4 Signs You May Be Suffering From a Crossbite

Most people already know about dental conditions such as gum disease and cavities, but you may not have heard about crossbites. Essentially, a crossbite occurs when your teeth don't line up properly when you close your mouth. This can affect one tooth or groups of teeth.

Crossbites can cause discomfort, and they can also affect anything from jaw development to facial structure when left untreated. As such, this is a condition that should be treated as soon as possible, so here are just four signs to watch for.

1. Teeth Don't Line Up

The most obvious sign you have a crossbite is that one or more of your teeth don't line up. This can happen in two ways. With an anterior crossbite, the top front teeth sit behind the lower front teeth. With a posterior crossbite, the upper teeth sit in front of the lower front teeth. Since some cases may only impact one tooth, minor crossbites can simply involve one tooth being tucked behind another.

2. Sore Jaw

When you have a crossbite, your teeth cannot come together as they naturally should, and this often means added pressure is put on your jawbone and temporomandibular joints. At first, you may simply notice discomfort at the point where your lower jaw attaches to your skull, but this problem is likely to become more pronounced as time passes. This may eventually lead to the development of temporomandibular joint disorders (TMD), which is one reason it's important to have a crossbite treated.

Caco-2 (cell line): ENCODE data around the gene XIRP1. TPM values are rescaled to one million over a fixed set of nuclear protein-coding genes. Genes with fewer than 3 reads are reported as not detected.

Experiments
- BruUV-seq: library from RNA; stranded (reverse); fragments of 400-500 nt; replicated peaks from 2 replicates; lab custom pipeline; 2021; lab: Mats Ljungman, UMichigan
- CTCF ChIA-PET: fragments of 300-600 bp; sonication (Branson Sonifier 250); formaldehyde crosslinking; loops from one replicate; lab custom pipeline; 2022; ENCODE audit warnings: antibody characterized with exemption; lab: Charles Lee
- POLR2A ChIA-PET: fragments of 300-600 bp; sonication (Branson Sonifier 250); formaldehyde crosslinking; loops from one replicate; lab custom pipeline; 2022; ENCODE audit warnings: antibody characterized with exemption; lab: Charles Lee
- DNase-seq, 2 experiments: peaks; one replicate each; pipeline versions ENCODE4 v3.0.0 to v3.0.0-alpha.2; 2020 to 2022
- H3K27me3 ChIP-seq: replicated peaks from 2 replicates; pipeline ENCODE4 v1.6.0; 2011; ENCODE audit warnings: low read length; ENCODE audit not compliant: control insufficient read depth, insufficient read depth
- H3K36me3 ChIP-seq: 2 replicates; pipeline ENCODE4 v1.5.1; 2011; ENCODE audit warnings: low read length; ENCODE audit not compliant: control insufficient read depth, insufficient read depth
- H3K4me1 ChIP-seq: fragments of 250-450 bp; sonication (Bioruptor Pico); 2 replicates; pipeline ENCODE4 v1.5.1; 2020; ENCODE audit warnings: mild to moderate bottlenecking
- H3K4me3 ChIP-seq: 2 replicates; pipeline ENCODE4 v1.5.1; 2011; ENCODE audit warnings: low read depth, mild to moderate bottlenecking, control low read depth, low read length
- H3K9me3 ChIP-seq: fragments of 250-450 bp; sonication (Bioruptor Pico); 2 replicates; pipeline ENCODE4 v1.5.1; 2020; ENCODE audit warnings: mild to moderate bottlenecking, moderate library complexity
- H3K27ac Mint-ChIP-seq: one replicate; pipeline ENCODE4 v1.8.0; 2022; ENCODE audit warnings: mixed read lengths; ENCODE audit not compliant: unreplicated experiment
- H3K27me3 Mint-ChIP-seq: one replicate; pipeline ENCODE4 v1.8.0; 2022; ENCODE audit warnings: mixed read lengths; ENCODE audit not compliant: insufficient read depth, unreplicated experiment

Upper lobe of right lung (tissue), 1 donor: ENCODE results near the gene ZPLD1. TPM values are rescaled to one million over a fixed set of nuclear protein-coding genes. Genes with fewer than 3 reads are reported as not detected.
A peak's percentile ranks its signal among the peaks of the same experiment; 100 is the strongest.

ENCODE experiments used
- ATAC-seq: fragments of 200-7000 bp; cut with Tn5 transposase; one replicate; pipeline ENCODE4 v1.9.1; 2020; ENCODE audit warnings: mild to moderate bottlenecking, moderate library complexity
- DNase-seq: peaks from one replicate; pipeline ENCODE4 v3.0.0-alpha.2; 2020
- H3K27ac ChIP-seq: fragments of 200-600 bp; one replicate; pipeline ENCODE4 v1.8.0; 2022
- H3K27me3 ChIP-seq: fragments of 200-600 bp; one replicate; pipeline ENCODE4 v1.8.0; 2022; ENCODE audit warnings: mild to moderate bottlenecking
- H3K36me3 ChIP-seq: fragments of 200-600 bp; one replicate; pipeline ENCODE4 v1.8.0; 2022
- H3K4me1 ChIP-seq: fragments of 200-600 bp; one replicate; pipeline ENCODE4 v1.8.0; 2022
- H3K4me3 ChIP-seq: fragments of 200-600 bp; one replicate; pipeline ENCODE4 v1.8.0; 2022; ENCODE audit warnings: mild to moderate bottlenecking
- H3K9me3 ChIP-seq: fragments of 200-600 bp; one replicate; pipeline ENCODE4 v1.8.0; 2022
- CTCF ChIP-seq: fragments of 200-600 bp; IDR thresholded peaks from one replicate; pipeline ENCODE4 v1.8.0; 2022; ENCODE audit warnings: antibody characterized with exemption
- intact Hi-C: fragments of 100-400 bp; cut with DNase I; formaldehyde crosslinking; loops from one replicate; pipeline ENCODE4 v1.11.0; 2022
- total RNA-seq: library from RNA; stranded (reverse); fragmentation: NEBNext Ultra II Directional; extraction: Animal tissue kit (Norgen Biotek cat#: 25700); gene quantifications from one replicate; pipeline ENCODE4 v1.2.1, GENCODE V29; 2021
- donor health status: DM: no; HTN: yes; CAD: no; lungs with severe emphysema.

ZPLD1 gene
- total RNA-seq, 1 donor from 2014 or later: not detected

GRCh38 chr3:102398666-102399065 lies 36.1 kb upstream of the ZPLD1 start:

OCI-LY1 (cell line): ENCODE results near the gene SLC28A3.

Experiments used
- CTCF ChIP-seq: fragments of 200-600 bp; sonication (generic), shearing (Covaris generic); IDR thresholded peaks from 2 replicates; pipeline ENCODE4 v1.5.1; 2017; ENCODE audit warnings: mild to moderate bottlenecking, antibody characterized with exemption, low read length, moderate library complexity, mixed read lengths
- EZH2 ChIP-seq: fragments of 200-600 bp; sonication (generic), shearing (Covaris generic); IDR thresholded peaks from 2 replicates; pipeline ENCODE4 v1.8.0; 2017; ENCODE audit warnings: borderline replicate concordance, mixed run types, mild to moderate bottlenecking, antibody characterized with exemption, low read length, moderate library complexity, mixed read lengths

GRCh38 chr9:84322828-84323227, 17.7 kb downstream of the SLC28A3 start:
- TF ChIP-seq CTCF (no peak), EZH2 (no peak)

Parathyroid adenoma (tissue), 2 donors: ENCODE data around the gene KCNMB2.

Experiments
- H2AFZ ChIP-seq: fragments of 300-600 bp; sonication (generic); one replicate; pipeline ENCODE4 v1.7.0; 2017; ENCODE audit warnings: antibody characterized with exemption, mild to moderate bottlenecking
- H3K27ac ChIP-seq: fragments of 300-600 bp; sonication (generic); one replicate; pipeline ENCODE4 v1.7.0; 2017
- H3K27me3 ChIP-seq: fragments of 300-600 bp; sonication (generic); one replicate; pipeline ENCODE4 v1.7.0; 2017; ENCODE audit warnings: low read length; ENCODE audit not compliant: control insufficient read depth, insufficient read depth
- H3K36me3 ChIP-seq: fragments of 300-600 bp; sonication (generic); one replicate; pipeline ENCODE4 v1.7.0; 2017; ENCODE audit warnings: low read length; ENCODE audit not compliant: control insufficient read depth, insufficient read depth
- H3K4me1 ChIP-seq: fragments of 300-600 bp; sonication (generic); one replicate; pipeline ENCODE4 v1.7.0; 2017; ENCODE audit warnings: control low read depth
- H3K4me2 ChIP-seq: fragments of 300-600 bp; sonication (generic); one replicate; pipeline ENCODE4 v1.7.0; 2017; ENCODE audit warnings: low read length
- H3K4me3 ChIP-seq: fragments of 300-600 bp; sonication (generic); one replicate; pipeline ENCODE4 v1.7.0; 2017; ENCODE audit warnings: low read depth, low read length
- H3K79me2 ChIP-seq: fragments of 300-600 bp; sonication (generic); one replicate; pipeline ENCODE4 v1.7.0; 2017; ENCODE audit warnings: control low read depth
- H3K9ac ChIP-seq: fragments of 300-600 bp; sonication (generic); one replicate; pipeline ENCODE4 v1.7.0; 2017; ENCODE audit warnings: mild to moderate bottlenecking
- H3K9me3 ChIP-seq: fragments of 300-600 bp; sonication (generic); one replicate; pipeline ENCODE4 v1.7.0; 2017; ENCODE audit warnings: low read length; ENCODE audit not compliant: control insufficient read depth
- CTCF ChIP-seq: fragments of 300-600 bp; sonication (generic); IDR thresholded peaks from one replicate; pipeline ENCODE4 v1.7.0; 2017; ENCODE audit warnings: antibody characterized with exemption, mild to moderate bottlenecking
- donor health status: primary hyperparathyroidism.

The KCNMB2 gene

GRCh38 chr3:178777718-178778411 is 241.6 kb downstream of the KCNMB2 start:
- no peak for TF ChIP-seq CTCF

3. Chewing Issues

Crossbites can often make eating slightly uncomfortable since the teeth won't be coming together properly when you chew. This tends to affect the front teeth more than those at the back, but all teeth can be affected as a crossbite develops. Since crossbites often prevent all teeth from coming together on both sides, you may find it harder to chew on one side than the other. If teeth are particularly crowded, you may also find yourself regularly biting the edge of your tongue or the inside of your cheeks.

4. Receding Gums

Receding gums can be caused by several dental issues, including crossbite. When a crossbite is the cause of receding gums, you're likely to notice that the gumline has pulled back more in certain areas than others. You may also experience frequent bleeding from your gums. While other oral health issues can cause receding and bleeding gums, all of them should be treated by a dentist as soon as possible.  

Reach out to a local dentist to learn more.